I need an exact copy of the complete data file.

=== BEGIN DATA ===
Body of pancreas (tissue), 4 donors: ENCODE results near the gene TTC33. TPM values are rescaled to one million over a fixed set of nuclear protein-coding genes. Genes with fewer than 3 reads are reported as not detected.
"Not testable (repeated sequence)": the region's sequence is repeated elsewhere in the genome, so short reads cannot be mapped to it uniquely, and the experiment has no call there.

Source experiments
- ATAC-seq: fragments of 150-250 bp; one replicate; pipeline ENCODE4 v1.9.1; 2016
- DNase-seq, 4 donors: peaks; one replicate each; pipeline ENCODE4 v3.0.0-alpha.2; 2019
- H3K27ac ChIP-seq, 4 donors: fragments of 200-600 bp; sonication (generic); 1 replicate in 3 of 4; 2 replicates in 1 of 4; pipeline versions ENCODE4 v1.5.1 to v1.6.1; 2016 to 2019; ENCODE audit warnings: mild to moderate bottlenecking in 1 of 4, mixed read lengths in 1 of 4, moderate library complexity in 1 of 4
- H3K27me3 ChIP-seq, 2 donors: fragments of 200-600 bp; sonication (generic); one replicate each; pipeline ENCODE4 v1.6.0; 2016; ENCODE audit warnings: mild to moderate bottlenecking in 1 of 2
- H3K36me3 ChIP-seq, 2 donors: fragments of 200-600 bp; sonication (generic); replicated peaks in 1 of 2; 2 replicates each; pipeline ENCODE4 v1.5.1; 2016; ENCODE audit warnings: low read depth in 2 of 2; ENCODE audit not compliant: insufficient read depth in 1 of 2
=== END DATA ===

Body of pancreas (tissue), 4 donors: ENCODE results near the gene TTC33. TPM values are rescaled to one million over a fixed set of nuclear protein-coding genes. Genes with fewer than 3 reads are reported as not detected.
"Not testable (repeated sequence)": the region's sequence is repeated elsewhere in the genome, so short reads cannot be mapped to it uniquely, and the experiment has no call there.

Source experiments
- ATAC-seq: fragments of 150-250 bp; one replicate; pipeline ENCODE4 v1.9.1; 2016
- DNase-seq, 4 donors: peaks; one replicate each; pipeline ENCODE4 v3.0.0-alpha.2; 2019
- H3K27ac ChIP-seq, 4 donors: fragments of 200-600 bp; sonication (generic); 1 replicate in 3 of 4; 2 replicates in 1 of 4; pipeline versions ENCODE4 v1.5.1 to v1.6.1; 2016 to 2019; ENCODE audit warnings: mild to moderate bottlenecking in 1 of 4, mixed read lengths in 1 of 4, moderate library complexity in 1 of 4
- H3K27me3 ChIP-seq, 2 donors: fragments of 200-600 bp; sonication (generic); one replicate each; pipeline ENCODE4 v1.6.0; 2016; ENCODE audit warnings: mild to moderate bottlenecking in 1 of 2
- H3K36me3 ChIP-seq, 2 donors: fragments of 200-600 bp; sonication (generic); replicated peaks in 1 of 2; 2 replicates each; pipeline ENCODE4 v1.5.1; 2016; ENCODE audit warnings: low read depth in 2 of 2; ENCODE audit not compliant: insufficient read depth in 1 of 2